The Best American Essays

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  • Edition: 4th
  • Format: Paperback
  • Copyright: 2003-07-21
  • Publisher: Wadsworth Publishing
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The college version ofThe Best American Essays,Fourth Edition, is a collection of essays for first-year composition courses, loosely arranged by broad aims of discourse, including narrative, informative, and argumentative essays. In addition to its rhetorical organization, the reader also offers flexibility for instructors who prefer a thematic or alphabetical organization. The editor introduces students to various types of essays, followed by commentary from well-known writers on such subjects as "Essayists Must Tell the Truth" and "Essays Are Not Scientific Documents." The "Essayists on the Essay" section features well-known writers sharing their perspectives on writing and reading essays. The section contains a collection of commentaries from the guest-editors of the trade series, including Annie Dillard, Joseph Epstein, Elizabeth Hardwick, and Justin Kaplan. Each selection is preceded by a biographical headnote and followed by a brief set of questions for class discussion or writing.

Table of Contents

Introduction: Encountering the Essay What Are Essays?
Essays and Articles Essays and Fiction
Essays and Memoir
The Five-Paragraph Essay
Can a Computer Evaluate an Essay?
The Essay and Risk
The Contemporary American Essay: A Diversity of Forms and Voices
The Essay and Public Events
The Essay in the Twenty-first Century
Prologue: Essayists on the Essay Justin Kaplan, What Is an Essay? Jamaica Kincaid
Resisting Definitions Alan Lightman
The Ideal Essay Ian Frazier
The Essay as Object Ian Frazier
The Essay as Action Annie Dillard
Essays and the Real World Joseph Epstein
No Standard Essay Susan Sontag
The Essay's Diversity Joyce Carol Oats
The Memorable Essay Justin Kaplan
The Author's Gumption Cynthia Ozick
Essays and the Imagination Cynthia Ozick
Essays Versus Articles Annie Dillard
Essays Versus Stories Annie Dillard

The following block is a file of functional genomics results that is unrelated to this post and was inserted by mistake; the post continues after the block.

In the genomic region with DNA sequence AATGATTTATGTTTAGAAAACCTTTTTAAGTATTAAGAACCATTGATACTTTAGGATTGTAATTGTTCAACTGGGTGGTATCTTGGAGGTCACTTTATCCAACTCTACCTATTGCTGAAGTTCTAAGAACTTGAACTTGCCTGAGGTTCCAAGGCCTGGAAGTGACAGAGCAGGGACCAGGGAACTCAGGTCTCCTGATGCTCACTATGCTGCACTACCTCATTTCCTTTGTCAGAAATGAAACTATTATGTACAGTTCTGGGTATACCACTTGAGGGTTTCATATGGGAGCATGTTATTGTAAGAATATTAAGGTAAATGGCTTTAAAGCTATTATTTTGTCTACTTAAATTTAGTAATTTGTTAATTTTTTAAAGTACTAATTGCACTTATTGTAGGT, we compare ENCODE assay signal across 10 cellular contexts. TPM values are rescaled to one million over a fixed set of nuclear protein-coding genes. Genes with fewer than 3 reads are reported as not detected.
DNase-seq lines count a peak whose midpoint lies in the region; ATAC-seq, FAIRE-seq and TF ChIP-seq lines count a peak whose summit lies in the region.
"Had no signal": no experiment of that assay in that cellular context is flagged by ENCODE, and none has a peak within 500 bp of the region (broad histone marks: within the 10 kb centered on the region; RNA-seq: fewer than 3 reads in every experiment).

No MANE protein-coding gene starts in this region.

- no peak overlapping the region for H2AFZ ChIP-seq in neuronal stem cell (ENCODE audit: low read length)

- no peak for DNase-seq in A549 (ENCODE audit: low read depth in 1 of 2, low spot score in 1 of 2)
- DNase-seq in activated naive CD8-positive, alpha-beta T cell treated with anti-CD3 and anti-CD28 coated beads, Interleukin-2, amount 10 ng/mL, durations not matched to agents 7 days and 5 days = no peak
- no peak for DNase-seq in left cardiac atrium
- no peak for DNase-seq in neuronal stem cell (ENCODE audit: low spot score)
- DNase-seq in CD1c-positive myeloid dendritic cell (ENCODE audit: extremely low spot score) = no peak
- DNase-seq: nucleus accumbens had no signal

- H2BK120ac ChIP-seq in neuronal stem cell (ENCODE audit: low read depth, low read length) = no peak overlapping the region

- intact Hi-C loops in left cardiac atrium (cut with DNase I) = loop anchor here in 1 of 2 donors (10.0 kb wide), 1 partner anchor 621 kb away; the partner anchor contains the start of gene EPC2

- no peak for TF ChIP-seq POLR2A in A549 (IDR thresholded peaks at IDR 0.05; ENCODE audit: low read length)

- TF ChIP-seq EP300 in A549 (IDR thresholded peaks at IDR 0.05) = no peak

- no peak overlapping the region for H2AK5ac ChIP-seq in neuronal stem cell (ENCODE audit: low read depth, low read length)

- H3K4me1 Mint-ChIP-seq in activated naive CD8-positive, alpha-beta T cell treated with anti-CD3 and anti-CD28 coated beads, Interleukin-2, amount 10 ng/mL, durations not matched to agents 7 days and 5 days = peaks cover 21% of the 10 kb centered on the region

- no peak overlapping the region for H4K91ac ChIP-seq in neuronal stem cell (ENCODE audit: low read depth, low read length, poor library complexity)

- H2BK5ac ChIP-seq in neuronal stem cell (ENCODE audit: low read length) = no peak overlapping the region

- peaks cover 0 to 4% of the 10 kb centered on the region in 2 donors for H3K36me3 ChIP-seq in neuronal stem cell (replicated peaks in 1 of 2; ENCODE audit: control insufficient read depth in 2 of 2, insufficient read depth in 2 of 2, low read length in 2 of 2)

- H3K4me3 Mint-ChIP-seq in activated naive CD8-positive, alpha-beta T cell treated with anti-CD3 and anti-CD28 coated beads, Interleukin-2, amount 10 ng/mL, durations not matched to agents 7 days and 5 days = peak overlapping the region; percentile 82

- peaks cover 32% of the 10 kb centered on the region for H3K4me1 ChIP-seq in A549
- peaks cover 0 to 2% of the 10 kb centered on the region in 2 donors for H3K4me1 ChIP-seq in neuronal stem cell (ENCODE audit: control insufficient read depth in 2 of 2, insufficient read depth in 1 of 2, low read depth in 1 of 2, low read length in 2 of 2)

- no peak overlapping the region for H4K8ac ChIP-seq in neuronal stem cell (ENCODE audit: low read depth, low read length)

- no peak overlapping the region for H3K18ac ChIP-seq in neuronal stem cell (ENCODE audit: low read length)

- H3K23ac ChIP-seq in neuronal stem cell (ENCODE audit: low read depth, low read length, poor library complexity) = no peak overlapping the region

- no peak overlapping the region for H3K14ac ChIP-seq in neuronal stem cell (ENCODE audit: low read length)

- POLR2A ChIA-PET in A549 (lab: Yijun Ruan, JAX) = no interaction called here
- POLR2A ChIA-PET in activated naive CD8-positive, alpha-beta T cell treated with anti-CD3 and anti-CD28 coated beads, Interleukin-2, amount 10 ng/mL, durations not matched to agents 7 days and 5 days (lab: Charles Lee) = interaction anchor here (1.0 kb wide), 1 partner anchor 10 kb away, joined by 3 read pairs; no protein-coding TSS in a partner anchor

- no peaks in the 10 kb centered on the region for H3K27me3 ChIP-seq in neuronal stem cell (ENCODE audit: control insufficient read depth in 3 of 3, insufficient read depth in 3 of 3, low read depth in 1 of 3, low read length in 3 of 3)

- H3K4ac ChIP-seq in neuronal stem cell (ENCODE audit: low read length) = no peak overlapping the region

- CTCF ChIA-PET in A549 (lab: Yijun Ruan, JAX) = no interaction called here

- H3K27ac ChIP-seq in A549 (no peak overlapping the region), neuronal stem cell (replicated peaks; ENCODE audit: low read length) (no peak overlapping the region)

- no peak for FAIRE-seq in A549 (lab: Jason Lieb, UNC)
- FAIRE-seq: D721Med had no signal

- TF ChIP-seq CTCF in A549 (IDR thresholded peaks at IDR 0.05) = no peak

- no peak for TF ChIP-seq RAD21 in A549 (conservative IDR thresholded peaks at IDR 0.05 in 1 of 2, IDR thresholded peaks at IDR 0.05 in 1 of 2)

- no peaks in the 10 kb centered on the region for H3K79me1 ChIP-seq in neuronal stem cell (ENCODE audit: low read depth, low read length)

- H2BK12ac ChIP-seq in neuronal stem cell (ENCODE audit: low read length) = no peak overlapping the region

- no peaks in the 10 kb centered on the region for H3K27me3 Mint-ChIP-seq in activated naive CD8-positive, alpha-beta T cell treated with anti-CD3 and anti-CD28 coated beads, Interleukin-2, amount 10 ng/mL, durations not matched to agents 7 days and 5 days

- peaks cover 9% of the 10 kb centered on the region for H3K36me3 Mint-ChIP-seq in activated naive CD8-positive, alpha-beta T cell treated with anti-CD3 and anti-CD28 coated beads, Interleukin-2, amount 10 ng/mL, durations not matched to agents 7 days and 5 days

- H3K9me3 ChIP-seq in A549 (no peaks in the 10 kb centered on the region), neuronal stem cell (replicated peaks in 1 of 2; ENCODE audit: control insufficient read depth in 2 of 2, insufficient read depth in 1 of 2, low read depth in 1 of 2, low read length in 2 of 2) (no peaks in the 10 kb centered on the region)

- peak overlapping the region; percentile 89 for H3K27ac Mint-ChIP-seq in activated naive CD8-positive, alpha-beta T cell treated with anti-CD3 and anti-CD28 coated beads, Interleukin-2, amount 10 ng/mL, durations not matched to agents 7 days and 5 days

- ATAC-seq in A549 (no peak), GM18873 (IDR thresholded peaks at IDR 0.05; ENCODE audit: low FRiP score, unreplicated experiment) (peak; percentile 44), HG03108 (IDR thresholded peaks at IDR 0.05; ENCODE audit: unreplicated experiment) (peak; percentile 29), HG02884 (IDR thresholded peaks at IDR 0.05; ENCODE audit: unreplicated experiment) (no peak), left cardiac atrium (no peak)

Essays Versus Poems Edward Hoagland
Essays Are Not Scientific Documents Susan Sontag
The Essayist's Defensiveness Joseph Epstein
On Being an Essayist Geoffrey Wolff
Essayists Must Tell the Truth Susan Sontag
The Essayist's Voice Tracy Kidder
The Demands of the First Person Singular Geoffrey Wolff
The "Who Cares?" Factor Stephen Jay Gould
What "Confessional Writing"
Must Do Edward Hoagland
How the Essayist Acquires Authority Joseph Epstein
The Conversational Style Kathleen Norris
The Essay as Dialogue Tracy Kidder
The Attractions of Autobiography Elizabeth Hardwick
The Essayist's Audience Susan Sontag
Essays Start Out in Magazines Gay Talese
On Certain Magazine Interviews Gay Talese
Listening to People Think Elizabeth Hardwick
On the Subjects of Essays Annie Dillard
The Essay's Unlimited Possibilities
1. The Personal Voice: Identity, Diversity, Self-Discovery Anwar F. Accawi
The Telephone "When I was growing up in Magdaluna, a small
Lebanese village in the terraced, rocky mountains east of Sidon, time didn't mean much to anybody, except maybe to those who were dying, or those waiting to appear in court because they had tampered with the boundary markers on their land." Marcia Aldrich, Hair
"In maturity, I'm incapable of assuming a coherent or consistent philosophy
I have wayward hair: it's always becoming something else."
Judith Ortiz Cofer, Silent Dancing
"The men drank Palo Viejo rum, and some of the younger ones got weepy
The first time I saw a grown man cry was at a Year's
Eve party: he had been reminded of his mother by the smells in the kitchen."
Edwidge Danticat, Westbury Court
"Though there was graffiti on most of the walls of Westbury
Court, and hills of trash piled up outside, and though the elevator wasn't always there when we opened the door to step inside and the heat and hot water weren't always on, I never dreamed of leaving Westbury
Court until the year of the fire." Henry Louis Gates, Jr.,
In the Kitchen "Everybody I knew as a child wanted to have good hair
You could be as ugly as homemade sin dipped in misery and still be thought attractive if you had good hair